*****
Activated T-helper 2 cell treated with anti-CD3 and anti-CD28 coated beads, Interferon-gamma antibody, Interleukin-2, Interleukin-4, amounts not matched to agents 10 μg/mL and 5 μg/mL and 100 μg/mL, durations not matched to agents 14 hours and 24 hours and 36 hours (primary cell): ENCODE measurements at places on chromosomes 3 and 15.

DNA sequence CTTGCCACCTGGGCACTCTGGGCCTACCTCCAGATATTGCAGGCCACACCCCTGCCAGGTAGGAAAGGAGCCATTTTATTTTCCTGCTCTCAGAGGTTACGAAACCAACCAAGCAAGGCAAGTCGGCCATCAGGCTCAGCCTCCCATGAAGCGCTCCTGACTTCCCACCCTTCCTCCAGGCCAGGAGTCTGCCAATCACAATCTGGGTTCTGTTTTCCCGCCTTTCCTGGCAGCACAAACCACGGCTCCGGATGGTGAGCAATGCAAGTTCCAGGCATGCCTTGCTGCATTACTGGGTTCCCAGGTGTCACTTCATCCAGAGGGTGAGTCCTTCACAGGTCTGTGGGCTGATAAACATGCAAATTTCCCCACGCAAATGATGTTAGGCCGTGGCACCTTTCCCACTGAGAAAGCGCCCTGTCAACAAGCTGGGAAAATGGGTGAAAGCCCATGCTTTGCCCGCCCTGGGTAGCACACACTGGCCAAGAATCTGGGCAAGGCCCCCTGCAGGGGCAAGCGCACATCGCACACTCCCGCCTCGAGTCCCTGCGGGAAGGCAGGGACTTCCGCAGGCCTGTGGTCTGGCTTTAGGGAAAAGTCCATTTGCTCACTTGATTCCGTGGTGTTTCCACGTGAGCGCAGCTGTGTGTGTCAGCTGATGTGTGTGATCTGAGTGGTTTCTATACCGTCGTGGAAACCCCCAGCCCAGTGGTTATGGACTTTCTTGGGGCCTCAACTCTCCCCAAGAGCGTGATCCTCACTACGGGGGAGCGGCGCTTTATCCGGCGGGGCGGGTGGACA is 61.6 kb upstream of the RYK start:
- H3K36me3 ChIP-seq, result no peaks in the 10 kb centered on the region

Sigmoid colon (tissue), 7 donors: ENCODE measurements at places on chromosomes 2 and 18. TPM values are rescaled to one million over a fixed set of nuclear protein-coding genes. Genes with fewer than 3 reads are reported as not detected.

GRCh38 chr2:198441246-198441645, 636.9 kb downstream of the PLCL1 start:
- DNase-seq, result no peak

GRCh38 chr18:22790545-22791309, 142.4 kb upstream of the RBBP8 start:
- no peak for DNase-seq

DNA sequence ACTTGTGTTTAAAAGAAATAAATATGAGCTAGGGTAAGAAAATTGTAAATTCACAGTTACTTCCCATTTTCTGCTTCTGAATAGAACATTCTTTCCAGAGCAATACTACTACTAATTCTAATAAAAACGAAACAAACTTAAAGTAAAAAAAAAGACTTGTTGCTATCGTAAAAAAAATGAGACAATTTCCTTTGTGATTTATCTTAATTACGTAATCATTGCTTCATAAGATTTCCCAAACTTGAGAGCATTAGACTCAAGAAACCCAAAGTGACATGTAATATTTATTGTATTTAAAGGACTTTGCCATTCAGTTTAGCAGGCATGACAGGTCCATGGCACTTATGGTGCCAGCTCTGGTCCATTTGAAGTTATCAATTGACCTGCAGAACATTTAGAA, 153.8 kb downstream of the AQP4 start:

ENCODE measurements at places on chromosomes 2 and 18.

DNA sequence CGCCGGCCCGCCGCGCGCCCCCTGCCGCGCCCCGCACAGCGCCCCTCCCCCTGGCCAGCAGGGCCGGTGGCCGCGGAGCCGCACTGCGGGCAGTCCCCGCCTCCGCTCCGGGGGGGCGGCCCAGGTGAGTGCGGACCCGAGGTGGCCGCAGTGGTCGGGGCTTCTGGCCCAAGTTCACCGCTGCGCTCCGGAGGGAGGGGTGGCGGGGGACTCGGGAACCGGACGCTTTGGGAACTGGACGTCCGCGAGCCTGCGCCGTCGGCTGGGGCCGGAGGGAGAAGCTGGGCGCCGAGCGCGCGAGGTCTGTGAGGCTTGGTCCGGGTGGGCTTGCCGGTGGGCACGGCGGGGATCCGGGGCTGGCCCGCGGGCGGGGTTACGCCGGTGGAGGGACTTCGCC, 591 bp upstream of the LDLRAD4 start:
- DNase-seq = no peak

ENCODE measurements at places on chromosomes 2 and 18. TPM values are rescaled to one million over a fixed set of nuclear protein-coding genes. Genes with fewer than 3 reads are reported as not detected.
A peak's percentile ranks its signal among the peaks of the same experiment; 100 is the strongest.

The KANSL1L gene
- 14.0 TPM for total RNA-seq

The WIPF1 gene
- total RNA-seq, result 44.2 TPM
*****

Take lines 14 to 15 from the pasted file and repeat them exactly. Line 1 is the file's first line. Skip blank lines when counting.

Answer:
A peak's percentile ranks its signal among the peaks of the same experiment; 100 is the strongest.

The KANSL1L gene